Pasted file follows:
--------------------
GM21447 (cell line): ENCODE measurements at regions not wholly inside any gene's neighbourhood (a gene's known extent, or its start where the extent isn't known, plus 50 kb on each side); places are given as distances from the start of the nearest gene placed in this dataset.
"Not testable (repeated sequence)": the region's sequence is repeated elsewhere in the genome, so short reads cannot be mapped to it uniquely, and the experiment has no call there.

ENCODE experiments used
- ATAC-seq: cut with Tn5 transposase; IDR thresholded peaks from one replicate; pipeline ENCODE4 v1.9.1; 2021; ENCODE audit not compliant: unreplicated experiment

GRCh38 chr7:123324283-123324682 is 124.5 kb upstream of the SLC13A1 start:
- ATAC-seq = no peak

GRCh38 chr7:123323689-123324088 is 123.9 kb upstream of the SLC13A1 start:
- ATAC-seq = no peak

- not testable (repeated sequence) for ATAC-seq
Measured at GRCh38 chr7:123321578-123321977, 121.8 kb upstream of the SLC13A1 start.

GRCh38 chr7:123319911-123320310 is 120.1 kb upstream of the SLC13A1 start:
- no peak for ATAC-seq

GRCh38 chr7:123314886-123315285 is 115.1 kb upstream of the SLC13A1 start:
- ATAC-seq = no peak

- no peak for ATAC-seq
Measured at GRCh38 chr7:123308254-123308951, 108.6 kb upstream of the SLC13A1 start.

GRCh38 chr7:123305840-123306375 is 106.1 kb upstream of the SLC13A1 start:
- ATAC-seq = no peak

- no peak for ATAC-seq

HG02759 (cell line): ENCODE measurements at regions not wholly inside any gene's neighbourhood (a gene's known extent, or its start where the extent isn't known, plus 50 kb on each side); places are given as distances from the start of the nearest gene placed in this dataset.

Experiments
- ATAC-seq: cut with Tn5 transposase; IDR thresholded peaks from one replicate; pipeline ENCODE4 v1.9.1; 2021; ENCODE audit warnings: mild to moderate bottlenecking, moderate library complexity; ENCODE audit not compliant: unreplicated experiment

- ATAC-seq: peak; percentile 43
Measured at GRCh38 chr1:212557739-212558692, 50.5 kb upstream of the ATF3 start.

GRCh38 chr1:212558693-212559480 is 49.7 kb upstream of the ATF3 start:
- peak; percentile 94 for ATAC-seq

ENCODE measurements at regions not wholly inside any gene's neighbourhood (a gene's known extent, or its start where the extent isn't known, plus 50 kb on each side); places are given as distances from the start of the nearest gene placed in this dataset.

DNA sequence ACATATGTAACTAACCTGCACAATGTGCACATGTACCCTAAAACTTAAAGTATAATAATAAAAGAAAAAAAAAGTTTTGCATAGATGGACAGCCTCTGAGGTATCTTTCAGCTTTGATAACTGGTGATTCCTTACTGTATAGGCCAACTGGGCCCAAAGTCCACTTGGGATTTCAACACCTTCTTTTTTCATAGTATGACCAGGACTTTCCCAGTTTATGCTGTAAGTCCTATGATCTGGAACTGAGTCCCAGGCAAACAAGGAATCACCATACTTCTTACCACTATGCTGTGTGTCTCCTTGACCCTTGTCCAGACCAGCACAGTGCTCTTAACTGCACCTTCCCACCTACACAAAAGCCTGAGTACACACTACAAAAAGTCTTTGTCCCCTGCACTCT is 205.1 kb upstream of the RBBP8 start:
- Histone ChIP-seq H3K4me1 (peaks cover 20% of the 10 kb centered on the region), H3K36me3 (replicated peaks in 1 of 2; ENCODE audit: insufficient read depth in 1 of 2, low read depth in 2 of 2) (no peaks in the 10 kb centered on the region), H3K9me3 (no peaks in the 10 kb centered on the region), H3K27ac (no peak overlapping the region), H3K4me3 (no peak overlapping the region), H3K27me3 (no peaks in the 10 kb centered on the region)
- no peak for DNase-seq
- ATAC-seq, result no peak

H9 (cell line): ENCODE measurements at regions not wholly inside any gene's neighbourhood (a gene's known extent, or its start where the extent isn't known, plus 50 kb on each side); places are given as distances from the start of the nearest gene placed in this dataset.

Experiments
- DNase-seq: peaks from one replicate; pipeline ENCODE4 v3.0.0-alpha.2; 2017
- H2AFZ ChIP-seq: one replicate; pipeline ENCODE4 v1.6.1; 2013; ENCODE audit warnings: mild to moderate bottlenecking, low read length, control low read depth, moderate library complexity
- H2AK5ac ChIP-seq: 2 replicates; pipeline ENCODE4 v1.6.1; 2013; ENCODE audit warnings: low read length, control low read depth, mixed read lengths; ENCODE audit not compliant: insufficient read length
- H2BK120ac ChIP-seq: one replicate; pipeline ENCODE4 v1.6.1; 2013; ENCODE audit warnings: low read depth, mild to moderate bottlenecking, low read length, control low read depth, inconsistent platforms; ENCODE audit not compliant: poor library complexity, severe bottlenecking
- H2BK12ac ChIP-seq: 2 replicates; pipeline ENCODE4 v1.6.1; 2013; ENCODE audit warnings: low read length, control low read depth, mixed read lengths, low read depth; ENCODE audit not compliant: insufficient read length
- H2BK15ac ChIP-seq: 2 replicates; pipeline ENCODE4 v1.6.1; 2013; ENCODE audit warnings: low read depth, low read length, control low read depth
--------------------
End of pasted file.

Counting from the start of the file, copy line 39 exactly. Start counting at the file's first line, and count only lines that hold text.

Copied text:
- H2BK15ac ChIP-seq: 2 replicates; pipeline ENCODE4 v1.6.1; 2013; ENCODE audit warnings: low read depth, low read length, control low read depth